15 thoughts on “Why Black Children Can’t Trust The Police

  1. I heard Kalief’s story over the weekend and I just can’t believe how long he sat in Rykers for something he didn’t do. If he were my child, I would have had be showing out on every news station in America.

      1. Do you want this story to go global ? Get In touch with Peter Rock of global media, he is On Face book with three accounts and has a very special network. “Peter Rock” theglobalmediamarketingnetwork.com Just send it to him.

  2. If you’re bleeding from a rollover accident and you’re a black male who’s prompted a white suburbanite to call the police, who arrive and shoot you; if you’re a non-suicidale teen who’s fallen from an overpass, broken your back, only to be tased a dozen times for non-compliance; or if you’re a 107-year-old man in his bedroom tormented by mischievous tenants who connive to have you terminated by SWAT, you can’t say “fuck the police”. We can hope each of these victims had the chance to curse the officers before their demise. It’s probably not unimaginable that these law enforcement overreactions might have been occasioned by the victims’ expressed astonishment, no doubt profane, that one, police were called without cause, two, they responded anyway, and three, their reaction was to escalate. If you are breaking no law and police are obstructing your pursuit of happiness, disabuse them of their misconception of authority, or they will kill all of us.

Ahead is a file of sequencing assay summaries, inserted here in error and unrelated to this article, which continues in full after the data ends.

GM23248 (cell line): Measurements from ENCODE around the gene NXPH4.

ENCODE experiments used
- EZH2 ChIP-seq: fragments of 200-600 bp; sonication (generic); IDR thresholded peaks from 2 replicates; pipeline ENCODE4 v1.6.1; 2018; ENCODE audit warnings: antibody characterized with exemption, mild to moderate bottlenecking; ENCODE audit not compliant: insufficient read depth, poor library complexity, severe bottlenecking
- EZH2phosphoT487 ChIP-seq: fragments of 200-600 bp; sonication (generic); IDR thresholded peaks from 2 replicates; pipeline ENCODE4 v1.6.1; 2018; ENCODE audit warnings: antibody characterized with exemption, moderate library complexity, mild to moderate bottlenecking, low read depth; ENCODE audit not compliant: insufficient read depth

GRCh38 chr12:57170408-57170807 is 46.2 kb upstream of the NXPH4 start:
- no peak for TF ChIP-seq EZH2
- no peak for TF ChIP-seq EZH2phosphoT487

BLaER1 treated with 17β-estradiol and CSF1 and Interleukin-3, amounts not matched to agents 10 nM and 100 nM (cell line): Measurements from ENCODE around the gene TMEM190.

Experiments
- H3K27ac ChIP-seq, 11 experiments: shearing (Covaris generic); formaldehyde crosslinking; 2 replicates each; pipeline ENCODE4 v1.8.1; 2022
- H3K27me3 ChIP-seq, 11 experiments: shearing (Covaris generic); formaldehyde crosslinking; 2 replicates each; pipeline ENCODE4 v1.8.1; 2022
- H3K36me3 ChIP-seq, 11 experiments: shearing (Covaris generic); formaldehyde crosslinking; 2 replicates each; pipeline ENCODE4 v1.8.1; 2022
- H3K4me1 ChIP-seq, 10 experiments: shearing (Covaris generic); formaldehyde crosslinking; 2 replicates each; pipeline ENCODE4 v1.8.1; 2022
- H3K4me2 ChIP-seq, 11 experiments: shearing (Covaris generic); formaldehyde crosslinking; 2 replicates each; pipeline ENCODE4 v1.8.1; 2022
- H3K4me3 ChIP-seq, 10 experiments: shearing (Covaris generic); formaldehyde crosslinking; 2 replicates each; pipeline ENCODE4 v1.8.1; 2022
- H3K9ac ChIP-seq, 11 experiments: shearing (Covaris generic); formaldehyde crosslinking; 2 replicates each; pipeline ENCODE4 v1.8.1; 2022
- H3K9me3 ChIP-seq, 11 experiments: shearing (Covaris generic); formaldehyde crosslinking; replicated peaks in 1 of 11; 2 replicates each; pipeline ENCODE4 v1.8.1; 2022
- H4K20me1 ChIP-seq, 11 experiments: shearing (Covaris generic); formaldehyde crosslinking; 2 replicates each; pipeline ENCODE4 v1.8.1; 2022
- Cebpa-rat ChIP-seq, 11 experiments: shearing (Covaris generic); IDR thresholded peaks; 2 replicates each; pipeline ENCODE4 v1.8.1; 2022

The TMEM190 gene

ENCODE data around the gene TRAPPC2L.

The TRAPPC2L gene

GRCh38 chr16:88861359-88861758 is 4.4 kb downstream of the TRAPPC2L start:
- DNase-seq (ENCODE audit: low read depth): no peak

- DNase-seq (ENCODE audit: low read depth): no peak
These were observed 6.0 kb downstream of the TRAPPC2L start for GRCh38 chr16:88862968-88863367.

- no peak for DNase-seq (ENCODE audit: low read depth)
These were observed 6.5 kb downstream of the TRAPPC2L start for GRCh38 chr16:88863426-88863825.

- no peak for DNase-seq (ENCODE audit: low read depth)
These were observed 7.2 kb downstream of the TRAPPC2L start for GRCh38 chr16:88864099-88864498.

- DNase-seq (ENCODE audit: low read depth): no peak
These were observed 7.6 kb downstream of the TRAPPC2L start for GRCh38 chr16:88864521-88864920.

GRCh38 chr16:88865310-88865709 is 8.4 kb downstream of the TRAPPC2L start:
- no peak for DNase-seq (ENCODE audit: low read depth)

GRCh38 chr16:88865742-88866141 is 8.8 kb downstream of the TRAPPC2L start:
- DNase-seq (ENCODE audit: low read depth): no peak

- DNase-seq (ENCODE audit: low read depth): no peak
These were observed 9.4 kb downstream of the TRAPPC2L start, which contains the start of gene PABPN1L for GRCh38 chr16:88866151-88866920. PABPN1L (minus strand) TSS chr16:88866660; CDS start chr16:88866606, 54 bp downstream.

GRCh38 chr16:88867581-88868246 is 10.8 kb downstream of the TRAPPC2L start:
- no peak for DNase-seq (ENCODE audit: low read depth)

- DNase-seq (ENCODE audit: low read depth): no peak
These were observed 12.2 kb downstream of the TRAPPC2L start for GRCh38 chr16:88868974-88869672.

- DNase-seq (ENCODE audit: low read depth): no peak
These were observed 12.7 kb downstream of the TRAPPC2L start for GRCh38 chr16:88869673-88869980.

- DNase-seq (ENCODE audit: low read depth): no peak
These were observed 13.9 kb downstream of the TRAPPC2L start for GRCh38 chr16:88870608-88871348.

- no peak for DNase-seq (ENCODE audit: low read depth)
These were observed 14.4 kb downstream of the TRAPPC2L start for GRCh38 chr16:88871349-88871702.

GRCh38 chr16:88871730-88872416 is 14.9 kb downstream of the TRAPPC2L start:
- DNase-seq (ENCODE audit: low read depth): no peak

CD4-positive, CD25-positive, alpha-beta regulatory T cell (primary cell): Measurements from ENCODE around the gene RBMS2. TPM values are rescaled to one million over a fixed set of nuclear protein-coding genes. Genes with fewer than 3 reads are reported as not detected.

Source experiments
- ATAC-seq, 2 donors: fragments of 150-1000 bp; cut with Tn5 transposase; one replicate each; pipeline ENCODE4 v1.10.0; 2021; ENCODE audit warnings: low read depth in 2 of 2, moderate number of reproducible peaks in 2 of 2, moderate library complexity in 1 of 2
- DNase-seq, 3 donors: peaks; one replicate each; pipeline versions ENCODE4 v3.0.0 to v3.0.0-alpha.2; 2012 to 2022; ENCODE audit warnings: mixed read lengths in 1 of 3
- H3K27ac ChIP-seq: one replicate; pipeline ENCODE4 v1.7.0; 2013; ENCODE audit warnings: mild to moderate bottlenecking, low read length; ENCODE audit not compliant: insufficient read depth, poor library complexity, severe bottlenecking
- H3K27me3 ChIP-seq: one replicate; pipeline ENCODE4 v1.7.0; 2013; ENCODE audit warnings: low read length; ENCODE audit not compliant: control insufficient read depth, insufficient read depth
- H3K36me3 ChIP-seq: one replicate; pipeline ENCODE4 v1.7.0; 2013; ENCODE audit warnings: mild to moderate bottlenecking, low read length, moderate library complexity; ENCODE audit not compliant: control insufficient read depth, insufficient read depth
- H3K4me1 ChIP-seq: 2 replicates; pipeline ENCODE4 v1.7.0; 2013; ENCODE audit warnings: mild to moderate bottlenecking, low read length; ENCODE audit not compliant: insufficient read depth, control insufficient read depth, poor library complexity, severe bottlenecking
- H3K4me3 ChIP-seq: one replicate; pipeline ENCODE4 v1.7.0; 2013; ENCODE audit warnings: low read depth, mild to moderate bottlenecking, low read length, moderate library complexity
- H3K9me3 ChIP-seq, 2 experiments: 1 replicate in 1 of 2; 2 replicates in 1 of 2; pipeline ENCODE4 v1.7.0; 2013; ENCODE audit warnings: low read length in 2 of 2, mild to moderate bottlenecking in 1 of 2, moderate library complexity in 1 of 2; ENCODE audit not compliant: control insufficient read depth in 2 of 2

3. I think this post is getting at a very serious issue; however, I don’t think it does much to provide any real substantive insight. The way the argument was laid out was a bit contrived. I could continue in the same format and say, 10. Don’t get on airplanes (RIP to the people have lost their lives due to airplane crashes). 11. If you need to go to the store to buy orange juice, don’t go, you may be struck by a car or even lightening (RIP the people in life who this has happened to). I think this format of throwing out one example here or there only perpetuates knee-jerk reactions. Try to find data that shows that these are widespread issues that disproportionately affect Black youths and then present that to the reader so that we can understand the breadth and the depth of the issue and have a solid footing to enter into meaningful dialogue with others.

    1. Though I understand your response, I am sure the author is just siting a few situations that can be related to unfortunately by many African Americans especially the males. I think it really matters where you live this is a common occurrence in our community. Sad but true.

      1. Spellcheck on my phone is speaking for me… I don’t think it really matters where you live

      2. Hello Roycie. The author seems to be an intelligent person. But even intelligent people can improve. The article could have been much more powerful with statistics that show the issue is widespread. You say it’s a common occurrence; I would’ve liked for that claim (which I imagine the author is implying) to have been backed up with statistics/data. It’s a good post in terms of making me upset as a black man. But I’d like to feel a little more intellectually stimulated and better equipped for future discussions on this topic. That’s all.

  4. I love the W.E Dubois comment. I needed to hear it. I sometimes find myself trying to fit in while losing myself. I can’t wait to take my courses on African writers throughout the diaspora. I bet I will get to read one of his books:)
    And yeah Kanye is confused.